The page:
The blockchain community offers access to some of the world’s best entrepreneurs, who are actively investing, advising and building upon the blockchain. Telegram, Facebook, WeChat, Slack and WhatsApp groups have proved popular in building communities of decentralized blockchain investors who can communicate with each other on a daily basis. Many large investments in early stage technology companies can be coordinated within minutes, a process that would traditionally take months in traditional venture capital. For example, in 2017, Brave’s Basic Attention Token sale sold out of its $35 million offering within 30 seconds. The blockchain community offers a strong sense of purpose with all members committed to a common goal of advancing blockchain technology to global adoption.

Related: How Digital Wallets and Mobile Payments Are Evolving and What It Means for You

Cryptocurrency provides a platform for entrepreneurs to raise capital quickly, cheaply and efficiently. Entrepreneurs can transact value through the blockchain at high speed with limited setup costs and invest in high growth technology companies at an early stage. Platforms like Ethereum allow entrepreneurs to build decentralized applications to a global audience for free. The blockchain community offers access to some of the top entrepreneurs, engineers and investors in the world and in 2018, cryptocurrency will continue to provide a viable means for entrepreneurs to create value in the world.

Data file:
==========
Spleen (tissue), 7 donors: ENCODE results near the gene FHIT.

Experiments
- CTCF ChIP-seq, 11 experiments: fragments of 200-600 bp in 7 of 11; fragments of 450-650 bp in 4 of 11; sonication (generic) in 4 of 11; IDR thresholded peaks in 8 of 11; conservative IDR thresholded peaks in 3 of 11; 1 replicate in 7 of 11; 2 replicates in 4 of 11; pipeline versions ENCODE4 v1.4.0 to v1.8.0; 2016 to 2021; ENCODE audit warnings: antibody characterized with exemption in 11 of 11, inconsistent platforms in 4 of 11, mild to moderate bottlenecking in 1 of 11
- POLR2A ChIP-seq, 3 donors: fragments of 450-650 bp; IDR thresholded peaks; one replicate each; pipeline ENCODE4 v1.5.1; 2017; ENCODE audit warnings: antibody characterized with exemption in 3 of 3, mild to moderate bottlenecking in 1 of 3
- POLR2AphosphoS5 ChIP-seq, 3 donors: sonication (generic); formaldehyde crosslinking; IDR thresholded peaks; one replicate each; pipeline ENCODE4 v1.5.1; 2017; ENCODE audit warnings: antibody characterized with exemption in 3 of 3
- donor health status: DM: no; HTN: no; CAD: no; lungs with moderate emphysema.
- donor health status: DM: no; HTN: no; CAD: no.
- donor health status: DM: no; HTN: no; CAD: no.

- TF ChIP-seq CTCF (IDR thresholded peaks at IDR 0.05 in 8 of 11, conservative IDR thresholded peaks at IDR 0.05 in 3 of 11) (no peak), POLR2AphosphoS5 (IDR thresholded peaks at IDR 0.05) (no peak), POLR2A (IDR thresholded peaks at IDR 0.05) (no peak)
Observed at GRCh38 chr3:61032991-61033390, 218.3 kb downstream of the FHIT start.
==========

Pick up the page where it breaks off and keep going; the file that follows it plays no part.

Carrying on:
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7 Ways to Get Recruiters and Job Offers to Come to You

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“You are your own brand, and you need to build that brand and promote it as much as possible. It is important that you start building your brand online, because this is where employers are going to be looking for potential employees,” suggests Dima Midon, an expert from TrafficBox. Use all of the online tools at your disposal, particularly LinkedIn, which is a professional network that allows you to really promote yourself as a professional, and someone who is an expert in your field. This is a great tool for job seekers. Make sure that you keep your profile up to date, especially when it comes to contact information, so when an employer searches you, they will be able to contact you if they are interested in learning more.